Of course this comparison has limits. Whereas Borges writes some books with a gauchoesque flavor … and others about chimeras and mazes, Espriu consistently fuses the local and metaphysical, injecting a note of contemporaneity and social criticism into even his most philosophical work. Furthermore,… he continues to write not in Borges's Spanish but in his own native tongue. From the publication of his first book at the age of sixteen, Espriu has written in Catalan, even during that period in which its use was illegal. Bearer of a proud tradition dating from the thirteenth century, Espriu works the elements of everyday Catalan life (goat paths, fennel) into a profoundly tragic vision of history which remains both individual and communal….

Seemingly simple, Espriu's style is really extremely complex. His latest book, "Holy Week," contains fifteen octosyllabic, six hectosyllabic, five trisyllabic and four tetrasyllabic poems as well as a variety of other verse forms such as tankas and shedokas. Although relying on a limited number of common verbs ("to be," "to see," "to know"), he uses them in a manner characterized by frequent shifts in person and tense….

In looking carefully at Espriu's poetry, one finds references to the Bible; Shakespeare and Dante; Greek, Hebrew and Egyptian myth; Meister Eckhart; Oriental religious writings and Iberian classics. Even these, however, are usually couched in direct, everyday language. Espriu's most common images include night, dust, eyes and sea. His poetry draws heavily on the four elements…. Symbols associated with dying are also extremely common. Nevertheless, the poet's "meditation on death" remains intimately associated with life and his own measured hope for the living…. (p. 224)

Key monosyllabic words such as death (mort) crop up again and again throughout Espriu's work. Often they link one poem to the next, making many of his books series rather than collections of poems. Although the last phrase of one poem may provide the beginning words for the following, this interlocking is generally more subtle. A word from the beginning or middle of a poem may provide the focus for the next section. Often this element will undergo a significant alteration, as when "our night, heard in fear" in the fourth poem of "The Bulls' Hide" becomes the "night of your hatred" which begins the fifth. Changes like these add a dimension of surprise as well as a certain pleasurable asymmetry to the series.

Just as the same stylistic elements reappear throughout Espriu's poetry, so do common themes. This repetitive linking provides the basic structure for "The Book of Sinera," a representative and particularly beautiful work…. [It] reveals the characteristic meshing of abstract universal questions and concrete political concerns which makes Espriu both an intellectual and highly popular poet…. Symbol of a personal homeland, the community acquires a mythic force….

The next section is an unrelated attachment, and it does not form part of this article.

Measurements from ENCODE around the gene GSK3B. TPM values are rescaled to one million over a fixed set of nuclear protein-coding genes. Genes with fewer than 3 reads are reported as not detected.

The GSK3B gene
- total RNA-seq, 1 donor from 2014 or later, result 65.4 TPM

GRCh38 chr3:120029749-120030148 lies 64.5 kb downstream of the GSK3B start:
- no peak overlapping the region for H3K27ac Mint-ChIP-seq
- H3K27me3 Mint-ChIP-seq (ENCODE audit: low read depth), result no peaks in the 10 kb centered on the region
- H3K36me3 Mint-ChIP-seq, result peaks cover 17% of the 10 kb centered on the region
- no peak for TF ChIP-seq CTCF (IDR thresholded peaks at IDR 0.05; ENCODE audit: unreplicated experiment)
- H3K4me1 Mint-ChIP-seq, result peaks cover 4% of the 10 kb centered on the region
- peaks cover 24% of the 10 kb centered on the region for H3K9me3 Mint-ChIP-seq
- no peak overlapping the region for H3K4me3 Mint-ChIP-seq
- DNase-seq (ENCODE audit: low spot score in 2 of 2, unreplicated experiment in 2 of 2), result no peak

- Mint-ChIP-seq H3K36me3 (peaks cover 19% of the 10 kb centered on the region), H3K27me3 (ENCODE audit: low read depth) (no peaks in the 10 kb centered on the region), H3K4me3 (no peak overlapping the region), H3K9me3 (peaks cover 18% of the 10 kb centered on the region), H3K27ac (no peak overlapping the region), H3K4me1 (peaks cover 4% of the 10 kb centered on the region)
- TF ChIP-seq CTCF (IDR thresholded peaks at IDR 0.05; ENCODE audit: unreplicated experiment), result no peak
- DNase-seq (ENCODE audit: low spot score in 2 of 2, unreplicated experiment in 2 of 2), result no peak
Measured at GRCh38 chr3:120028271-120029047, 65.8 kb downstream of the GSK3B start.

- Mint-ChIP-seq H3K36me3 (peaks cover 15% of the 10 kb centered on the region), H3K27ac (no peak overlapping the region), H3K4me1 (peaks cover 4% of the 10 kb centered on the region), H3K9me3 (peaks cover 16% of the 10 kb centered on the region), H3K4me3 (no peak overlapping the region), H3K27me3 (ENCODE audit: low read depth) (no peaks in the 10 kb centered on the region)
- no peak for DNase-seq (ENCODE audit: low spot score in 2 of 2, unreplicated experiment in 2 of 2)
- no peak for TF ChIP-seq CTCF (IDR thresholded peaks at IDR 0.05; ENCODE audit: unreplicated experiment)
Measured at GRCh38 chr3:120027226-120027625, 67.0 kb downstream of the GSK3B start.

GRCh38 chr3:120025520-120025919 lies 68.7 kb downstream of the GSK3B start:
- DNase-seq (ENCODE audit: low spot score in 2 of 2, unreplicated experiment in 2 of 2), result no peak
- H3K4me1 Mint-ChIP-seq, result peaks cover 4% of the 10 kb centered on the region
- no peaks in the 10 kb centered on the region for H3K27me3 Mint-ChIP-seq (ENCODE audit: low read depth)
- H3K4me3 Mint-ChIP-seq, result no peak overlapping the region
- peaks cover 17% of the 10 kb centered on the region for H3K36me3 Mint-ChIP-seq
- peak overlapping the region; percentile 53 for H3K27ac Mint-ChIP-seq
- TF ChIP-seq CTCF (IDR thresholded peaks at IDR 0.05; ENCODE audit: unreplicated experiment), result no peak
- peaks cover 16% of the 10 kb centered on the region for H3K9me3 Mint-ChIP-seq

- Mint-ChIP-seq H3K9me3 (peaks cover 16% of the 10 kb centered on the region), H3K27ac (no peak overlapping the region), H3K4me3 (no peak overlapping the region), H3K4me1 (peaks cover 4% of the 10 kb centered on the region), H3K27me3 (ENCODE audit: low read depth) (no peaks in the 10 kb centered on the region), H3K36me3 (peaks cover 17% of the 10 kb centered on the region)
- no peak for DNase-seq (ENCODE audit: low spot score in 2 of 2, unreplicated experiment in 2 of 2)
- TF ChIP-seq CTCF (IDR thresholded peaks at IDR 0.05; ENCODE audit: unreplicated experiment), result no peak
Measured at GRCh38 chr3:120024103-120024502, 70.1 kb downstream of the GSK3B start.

The setting for these poems is unrelievedly barren. Espriu creates a sense of winter landscapes swept by winds which scatter the torn fog. Commemorating the passage of an already lifeless present, the poet refers time and again to walls and enclosures, opposing their darkness to "the young sun all wet with sea." Confronted by "this strange sadness of time," memory is powerless. (p. 225)

Though fragrant with the mint and aloes blanketing the hoof-pocked hills, this land remains hopelessly arid. Drenched in blood, the earth remains as thirsty as the men who weep crimson tears. Even the galloping showers cannot alleviate the dryness of its fields, roots, wells, cries or sorrows. Clearly, this aridity corresponds to a lack of liberty. Although freedom is described as "not a glory, but a weight," it remains essential. Over and over, the poet insists that "men cannot live if they are prisoners."

Unfortunately, Sinera is not free. The poems therefore prophesy impending death: the end of both an individual life and that of an epoch or a people…. Faced with a choice between contemplation and commitment to his countrymen, the poet merges his destiny with theirs. Nevertheless, these two strands (the individual and communal) remain visible even in combination. This dualism suggests a pattern of paired opposites recurring throughout Espriu's poetry. Hope and despair, light and darkness, word and silence, sun and wintry cold, open eye and sightless mouth occur side by side. Often these pairs reinforce one another as variations on the principal theme of life versus death. In this vein, hope equals light, which is also sun, seeing eye and flamelike words which winds extinguish. Similarly, darkness becomes the cold and silent blindness of the mocking beggar….

Although Espriu refers constantly to death and these "words of the void," it would be wrong to consider his poetry melancholy or morbid. "Hopeless," asserts Espriu, "I speak of hope." Although pessimistic, he is never despairing. Speaking of "the worn clothes" of hope as well as those of suffering, the poet suggests that the two may be cut from the same cloth. Though it may be a strange word to describe a poet who by definition has preserved the child's ability to marvel, Espriu is unfailingly adult. Referring openly to the attraction of the bad, he is one of the few writers capable of giving evil its due without giving in to it….

Clearly, the poet's reflection on his losses far exceeds nostalgia. The very gravity of his sorrow lifts it far beyond petty individual lament. Espriu, the Catalan, and indeed the Spanish nation have lived through defeats whose immensity can only be regarded with dry eyes. Their tragedy is of course only a variant on the human tragedy, but history has given peoples such as the Catalans—or Jews—a particularly acute appreciation of its terrible grandeur…. (p. 226)

Given the seriousness and difficulty of the situation in which he finds man as well as himself and his country, Espriu's assertion that he has given his life for "some naked words" is not an admission of defeat but an assertion of triumph. The passage of his life "like a wall" has earned him the right to speak with the awful tranquility of one in whom "the light rests" and who, converting crag to song, has already "calmed the darkness." (p. 227)

Candace Slater, "The Poetry of Salvador Espriu: Bare Crag into Song," in World Literature Today (copyright 1977 by the University of Oklahoma Press), Vol. 51, No. 2, Spring, 1977, pp. 224-27.